Want Good Copy? Say It, Then Write It

I set out to find some truly dreadful arts marketing copy for this post, so I picked a respected LORT theatre at random, went to their website and clicked on a show.

BINGO! Struck gold on the first try:

“Friendship and betrayal, love and jealousy. Once Othello’s most trusted confidante, Iago’s envy-fueled passions unleash a betrayal with catastrophic results for Othello and his beloved bride Desdemona. Shakespeare’s profound tragedy is an enduring story of race, love, envy, and repentance. This stripped down retelling is the portrait of an unraveling mind amid a society engulfing and destroying its very best.”

Oh. My. God.

How does this happen? Who approved this for publication? Who the hell would want to go to this show? And who was the focus group respondent who said, “I’m just aching to see a portrait of an unraveling mind amid a society engulfing and destroying its very best.” This would be absolutely horrifying if it weren’t typical of the way arts organizations have been talking about their products for the last forty years.

Wait a minute… It is horrifying. Theatre audiences are disappearing. How can professional theatre companies afford to do such incompetent marketing?

This language is supposed to make people want to see the show. The copy is there for a reason. It has an important job to do. It’s purpose is to anticipate the customers’ desires and describe how the show will make them happy. When people read it, they’re supposed to think, “Wow. This sounds like a really fascinating story and a richly rewarding night in the theatre.”

But this copy fails painfully on all counts. At best it suggests an unsettling experience watching nasty people do disturbing things to one another. I’ve been researching ticket buyers’ desires for decades and have yet to come across pent up demand for this sort of thing.

The fact that a respected professional theatre would endeavor to sustain itself by speaking to customers this way is an embarrassment to the entire industry. One can only hope that the quality of work on the stage is better than the quality of work coming out of their executive offices.

<> <> <>

If you write copy for your arts organization and you’d like to avoid producing this sort of mindless drivel, here is a simple, no-cost formula that will put you on a more professional track.

Get a young person from outside your organization to join you in some role playing. Have them ask you the following questions and audio-record your answers so you can transcribe them later.

What’s the next show at your venue?

What’s it about?

Why would someone like me be interested in seeing a show like this?

Sounds like a big commitment; what do I get in return for my investment of time and money?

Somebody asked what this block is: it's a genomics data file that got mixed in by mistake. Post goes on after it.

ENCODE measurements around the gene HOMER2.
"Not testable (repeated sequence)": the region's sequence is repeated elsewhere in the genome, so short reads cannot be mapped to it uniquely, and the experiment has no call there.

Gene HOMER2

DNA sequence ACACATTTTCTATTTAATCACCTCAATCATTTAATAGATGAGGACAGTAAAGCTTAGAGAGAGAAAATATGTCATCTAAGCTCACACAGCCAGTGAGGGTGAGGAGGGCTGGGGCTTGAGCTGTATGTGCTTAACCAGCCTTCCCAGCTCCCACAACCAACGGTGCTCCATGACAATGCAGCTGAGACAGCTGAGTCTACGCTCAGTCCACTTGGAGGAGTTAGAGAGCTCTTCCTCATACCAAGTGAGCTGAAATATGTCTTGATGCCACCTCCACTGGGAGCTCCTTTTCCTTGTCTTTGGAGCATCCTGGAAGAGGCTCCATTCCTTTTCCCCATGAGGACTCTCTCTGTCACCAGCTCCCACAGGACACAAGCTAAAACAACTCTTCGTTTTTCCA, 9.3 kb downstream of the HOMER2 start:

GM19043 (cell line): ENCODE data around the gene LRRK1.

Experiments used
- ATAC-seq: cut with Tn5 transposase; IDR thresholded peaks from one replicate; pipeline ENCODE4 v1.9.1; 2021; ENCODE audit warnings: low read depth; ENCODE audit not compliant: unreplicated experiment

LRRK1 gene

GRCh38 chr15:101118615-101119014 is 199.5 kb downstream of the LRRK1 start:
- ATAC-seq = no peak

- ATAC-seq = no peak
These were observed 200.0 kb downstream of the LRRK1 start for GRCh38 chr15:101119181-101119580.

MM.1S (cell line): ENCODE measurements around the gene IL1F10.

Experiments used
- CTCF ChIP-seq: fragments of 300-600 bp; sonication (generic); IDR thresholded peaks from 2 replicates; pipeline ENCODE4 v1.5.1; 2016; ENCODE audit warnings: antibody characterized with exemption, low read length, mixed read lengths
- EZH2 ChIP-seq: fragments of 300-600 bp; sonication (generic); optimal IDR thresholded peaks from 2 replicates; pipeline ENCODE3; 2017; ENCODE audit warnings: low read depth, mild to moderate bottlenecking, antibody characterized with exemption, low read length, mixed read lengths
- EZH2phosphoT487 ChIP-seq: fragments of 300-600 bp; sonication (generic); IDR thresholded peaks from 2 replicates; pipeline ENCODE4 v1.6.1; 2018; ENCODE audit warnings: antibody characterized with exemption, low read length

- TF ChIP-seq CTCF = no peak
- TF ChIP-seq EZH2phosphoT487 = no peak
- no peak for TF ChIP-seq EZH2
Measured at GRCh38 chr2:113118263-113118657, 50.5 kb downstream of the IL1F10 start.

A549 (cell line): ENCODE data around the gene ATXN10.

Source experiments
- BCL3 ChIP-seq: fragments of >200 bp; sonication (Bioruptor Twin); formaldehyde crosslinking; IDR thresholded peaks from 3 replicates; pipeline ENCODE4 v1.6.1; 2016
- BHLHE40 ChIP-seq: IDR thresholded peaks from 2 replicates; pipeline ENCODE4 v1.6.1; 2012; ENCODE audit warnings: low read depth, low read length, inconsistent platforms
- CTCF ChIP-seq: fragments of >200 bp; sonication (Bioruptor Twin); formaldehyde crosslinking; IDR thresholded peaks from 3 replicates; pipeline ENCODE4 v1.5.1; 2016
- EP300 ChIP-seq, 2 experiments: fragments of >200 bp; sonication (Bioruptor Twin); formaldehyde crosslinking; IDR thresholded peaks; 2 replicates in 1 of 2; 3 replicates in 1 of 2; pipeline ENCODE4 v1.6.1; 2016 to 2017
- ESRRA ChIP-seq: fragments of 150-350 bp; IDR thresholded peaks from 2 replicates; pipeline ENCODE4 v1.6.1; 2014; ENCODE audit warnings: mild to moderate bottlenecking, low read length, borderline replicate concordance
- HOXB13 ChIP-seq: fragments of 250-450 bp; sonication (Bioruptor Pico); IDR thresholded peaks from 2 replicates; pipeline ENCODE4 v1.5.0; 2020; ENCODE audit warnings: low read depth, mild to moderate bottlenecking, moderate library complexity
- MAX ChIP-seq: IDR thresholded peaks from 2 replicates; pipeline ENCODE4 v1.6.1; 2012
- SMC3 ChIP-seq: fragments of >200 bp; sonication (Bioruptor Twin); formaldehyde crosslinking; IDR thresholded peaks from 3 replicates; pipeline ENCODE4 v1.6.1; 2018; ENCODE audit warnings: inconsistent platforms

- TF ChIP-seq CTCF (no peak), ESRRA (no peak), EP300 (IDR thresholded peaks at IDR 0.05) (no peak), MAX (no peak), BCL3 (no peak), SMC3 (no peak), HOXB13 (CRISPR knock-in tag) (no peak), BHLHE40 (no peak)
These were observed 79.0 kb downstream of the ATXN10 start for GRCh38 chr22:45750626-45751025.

Go through the process several times. Keep it light, conversational and informal. Try having the questioner play different roles and answer the questions honestly as if you’re really eager to convince them to see the show. Keep going until you’ve landed on the most naturally persuasive conversational answers. Afterward, listen to the recorded dialogue and isolate the language that was most effective in motivating the questioner. [Hint: It will be the language that recognizes your questioner’s desires and describes how the show will make her happy.]

Now here’s the important part: Take the material you isolated and edit it into a potent little nugget of fresh, engaging sales copy. Don’t change it. Don’t make it sound like a regional theatre blurb. Don’t formalize it or, god forbid, “punch it up.” Just ‘speak’ to your customers plainly and honestly as if they’re thinking, feeling human beings who you know would enjoy a night out in your venue watching a really good show.

And one more thing. Get someone who wasn’t sleeping through 7th grade English to check the grammar.

<> <> <>

People who run performing arts institutions have no right to complain about diminishing audiences when they publish idiotic nonsense like this in their marketing materials. Professional theatre should be marketed by professionals. If the regional theatre industry and its support systems (i.e. foundations and major donors) think this is an acceptable way for the arts to talk to tomorrow’s audiences, they’re just engulfing and destroying their very best.

Whatever the hell that means.

 

 

Advertisements

Leave a Reply

Fill in your details below or click an icon to log in:

WordPress.com Logo

You are commenting using your WordPress.com account. Log Out / Change )

Twitter picture

You are commenting using your Twitter account. Log Out / Change )

Facebook photo

You are commenting using your Facebook account. Log Out / Change )

Google+ photo

You are commenting using your Google+ account. Log Out / Change )

Connecting to %s